Letter From Claverack 07 15 2017 On the Auto Train outside of Jacksonville, FL…

It is closing on 6:00 on the 15th of July, 2017 and I am riding north on the auto train from Sanford, Florida to Lorton, Virginia.  Pierre Font, married to my friend Lionel, and I are bringing his parents’ car from Miami to Columbia County, which is where they will be living while they sort out their lives.

There are no stops.  Well, except for the one where one of the engines lost power but they managed to fix it and we are going again.  It is a bit like being on a cruise, having a day at sea.

Forty years ago, in Tehran, Maryam Mirzakhani, was born.  She is the only woman to have won the Field Award in mathematics, the equivalent of a Nobel Prize.  And today, she passed away, a victim of breast cancer, a brilliant mind gone quiet.  She has been a Professor at Stanford University since 2008.  RIP.  It is hard to lose such a brilliant mind.  By the way, she was Muslim.

Yesterday, one of my relatives sent me an email warning me about a young Muslim politician in Michigan.  It was, to me, both xenophobic and un-American, and I angrily deleted it.  We were being warned he might one day become President of the United States.  Today, I wanted to retrieve it but couldn’t seem to find it.  My relative’s unhappiness with the man was simply based on the fact he was Muslim.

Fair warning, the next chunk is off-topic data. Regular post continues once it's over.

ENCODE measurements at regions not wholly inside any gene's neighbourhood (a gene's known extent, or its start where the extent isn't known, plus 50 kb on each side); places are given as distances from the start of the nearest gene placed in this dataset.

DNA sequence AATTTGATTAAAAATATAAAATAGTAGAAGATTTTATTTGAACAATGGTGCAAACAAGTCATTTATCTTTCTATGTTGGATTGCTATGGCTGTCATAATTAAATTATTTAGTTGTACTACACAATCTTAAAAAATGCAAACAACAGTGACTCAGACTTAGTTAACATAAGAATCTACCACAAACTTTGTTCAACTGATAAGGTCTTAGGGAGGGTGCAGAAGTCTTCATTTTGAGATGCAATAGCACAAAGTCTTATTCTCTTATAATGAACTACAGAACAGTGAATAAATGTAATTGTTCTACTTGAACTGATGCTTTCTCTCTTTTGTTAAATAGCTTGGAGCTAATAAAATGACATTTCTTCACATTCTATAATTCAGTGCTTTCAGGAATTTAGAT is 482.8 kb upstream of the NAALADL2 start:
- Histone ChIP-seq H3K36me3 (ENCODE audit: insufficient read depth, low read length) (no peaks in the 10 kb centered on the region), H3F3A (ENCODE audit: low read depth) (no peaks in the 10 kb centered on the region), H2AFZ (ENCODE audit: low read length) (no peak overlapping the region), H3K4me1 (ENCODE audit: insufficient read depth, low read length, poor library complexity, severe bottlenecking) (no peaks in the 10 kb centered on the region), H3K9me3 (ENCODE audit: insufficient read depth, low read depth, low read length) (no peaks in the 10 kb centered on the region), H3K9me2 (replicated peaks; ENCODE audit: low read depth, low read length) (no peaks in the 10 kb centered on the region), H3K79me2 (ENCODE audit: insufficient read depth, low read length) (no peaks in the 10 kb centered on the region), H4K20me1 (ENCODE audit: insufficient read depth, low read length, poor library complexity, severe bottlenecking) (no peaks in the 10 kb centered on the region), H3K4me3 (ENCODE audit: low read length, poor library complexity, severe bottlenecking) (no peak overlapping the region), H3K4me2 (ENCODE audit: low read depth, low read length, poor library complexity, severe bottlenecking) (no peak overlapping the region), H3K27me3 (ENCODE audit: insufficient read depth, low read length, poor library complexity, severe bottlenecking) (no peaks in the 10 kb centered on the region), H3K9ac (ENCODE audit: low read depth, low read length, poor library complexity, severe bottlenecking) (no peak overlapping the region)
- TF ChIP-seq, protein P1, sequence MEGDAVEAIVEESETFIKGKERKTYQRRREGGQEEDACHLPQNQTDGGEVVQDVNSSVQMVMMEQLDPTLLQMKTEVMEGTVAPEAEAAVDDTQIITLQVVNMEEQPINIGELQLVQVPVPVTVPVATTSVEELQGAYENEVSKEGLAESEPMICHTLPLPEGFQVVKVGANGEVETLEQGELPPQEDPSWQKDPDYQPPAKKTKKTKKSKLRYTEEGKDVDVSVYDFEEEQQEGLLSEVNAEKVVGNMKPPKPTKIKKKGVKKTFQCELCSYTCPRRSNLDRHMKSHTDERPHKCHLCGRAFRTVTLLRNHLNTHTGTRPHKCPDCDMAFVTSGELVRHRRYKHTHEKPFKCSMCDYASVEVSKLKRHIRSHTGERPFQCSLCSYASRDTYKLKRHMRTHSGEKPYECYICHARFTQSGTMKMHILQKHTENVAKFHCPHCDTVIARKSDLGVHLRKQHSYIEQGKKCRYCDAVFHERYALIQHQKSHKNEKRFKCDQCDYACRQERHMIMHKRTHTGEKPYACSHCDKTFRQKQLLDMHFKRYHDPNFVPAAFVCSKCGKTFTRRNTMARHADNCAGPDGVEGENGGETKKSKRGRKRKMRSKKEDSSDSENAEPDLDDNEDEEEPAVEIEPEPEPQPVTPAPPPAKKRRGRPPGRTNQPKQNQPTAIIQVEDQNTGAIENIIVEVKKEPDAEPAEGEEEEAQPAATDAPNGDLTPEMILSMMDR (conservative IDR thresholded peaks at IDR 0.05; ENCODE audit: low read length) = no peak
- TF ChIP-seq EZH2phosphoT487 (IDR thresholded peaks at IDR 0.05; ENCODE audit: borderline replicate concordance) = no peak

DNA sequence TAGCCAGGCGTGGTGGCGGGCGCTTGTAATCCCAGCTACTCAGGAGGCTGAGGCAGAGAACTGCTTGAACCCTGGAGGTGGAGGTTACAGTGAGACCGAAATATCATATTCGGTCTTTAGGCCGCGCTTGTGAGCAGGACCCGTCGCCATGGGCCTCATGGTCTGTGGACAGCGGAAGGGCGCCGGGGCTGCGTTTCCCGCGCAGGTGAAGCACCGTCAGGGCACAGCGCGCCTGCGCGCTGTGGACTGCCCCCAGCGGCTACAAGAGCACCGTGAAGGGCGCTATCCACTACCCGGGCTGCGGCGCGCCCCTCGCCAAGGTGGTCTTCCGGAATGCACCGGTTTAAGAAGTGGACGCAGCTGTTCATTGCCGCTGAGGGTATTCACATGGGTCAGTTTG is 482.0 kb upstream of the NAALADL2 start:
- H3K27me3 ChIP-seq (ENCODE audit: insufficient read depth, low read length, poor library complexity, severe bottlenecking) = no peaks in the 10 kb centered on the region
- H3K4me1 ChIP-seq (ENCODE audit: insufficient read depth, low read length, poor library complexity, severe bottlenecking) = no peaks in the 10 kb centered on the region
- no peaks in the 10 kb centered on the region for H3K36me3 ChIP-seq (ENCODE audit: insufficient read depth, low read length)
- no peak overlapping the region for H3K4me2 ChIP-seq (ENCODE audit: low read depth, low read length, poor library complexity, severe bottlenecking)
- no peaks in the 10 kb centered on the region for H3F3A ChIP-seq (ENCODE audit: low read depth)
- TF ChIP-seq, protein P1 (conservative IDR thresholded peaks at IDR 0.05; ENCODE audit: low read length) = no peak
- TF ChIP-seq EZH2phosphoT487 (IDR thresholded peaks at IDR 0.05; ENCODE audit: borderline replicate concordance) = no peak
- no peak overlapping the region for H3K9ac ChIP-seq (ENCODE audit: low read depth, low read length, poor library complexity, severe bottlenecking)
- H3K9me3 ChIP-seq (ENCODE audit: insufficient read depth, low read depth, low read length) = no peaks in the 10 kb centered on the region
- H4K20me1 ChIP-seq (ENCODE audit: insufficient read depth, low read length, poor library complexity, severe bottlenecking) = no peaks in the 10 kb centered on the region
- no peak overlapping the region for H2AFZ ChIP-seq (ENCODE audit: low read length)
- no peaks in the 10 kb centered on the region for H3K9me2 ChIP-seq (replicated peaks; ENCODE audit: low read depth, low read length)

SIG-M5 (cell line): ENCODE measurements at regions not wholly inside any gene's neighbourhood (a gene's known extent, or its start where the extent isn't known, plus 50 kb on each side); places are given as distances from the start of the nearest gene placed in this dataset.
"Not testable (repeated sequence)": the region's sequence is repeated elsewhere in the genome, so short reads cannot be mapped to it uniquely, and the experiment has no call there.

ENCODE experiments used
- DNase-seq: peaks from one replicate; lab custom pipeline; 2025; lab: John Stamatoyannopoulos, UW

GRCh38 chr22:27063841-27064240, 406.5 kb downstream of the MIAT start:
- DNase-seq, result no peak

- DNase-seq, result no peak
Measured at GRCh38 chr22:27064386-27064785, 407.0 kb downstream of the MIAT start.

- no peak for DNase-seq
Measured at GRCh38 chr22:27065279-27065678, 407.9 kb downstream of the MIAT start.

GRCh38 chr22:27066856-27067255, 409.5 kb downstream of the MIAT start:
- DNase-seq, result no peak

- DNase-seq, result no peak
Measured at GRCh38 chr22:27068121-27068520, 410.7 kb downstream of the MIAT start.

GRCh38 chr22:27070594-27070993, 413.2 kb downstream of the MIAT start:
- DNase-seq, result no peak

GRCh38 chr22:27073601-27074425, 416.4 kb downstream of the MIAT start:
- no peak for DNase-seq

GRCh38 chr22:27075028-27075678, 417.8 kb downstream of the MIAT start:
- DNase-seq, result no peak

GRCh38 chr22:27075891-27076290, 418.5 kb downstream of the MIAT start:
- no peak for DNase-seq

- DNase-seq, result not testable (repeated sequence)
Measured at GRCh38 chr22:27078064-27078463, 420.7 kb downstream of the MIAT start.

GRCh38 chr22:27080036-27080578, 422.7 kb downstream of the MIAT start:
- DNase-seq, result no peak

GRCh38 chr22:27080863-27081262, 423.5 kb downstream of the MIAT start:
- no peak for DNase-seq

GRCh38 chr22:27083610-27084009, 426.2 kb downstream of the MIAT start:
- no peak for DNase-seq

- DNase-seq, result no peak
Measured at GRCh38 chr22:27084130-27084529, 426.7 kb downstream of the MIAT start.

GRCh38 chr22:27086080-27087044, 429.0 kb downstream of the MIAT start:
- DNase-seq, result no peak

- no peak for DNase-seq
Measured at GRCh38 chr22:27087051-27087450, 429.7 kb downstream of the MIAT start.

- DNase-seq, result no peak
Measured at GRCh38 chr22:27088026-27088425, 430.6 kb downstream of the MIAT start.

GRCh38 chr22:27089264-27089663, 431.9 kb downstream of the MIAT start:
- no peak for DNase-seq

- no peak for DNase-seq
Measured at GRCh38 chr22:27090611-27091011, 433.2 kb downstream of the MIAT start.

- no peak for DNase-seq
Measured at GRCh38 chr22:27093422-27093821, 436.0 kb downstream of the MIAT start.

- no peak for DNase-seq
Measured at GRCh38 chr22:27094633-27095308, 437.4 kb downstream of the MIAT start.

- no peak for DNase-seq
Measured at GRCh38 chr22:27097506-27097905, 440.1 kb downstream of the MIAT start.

One of the finest people I have known in my life was Omar Ahmad, a Muslim, who when he died prematurely from a heart attack a few years ago, was Mayor of San Carlos, CA.

There was a moment when I wanted to respond.  I didn’t because it would have no effect on him as nothing I say would change his mind.  This is who he is, xenophobic and un-American and he has been that way since I have known him.

Yet, I feel guilty at not having responded.

Such is life in 21st Century America.

The election of Trump to the Presidency has given lots of people more freedom to express xenophobia and racism and all the ugly things we haven’t dealt with in America.  And all the things that more and more of the world is having to deal with as huge populations move around the globe.

France was welcoming to Josephine Baker in the 1920’s; it could afford to be.  It looked down on the United States and its racial policies.  But would a Josephine Baker from a Muslim country today still find the embrace she did?  I’m not sure.

It is one thing to be a rarity in the 1920’s and another to be part of an encroaching potential majority in the 2010’s.

I am saddened and worn by all these things and grateful I will be gone before all this plays out.

It is possible for me to look back and think, gratefully, on what a life I have had.  It is my hope that the people who are younger than me will also have a wonderful life and that a solution will be found to all of this because if we do not find a way to embrace each other, it is not going to be pretty.

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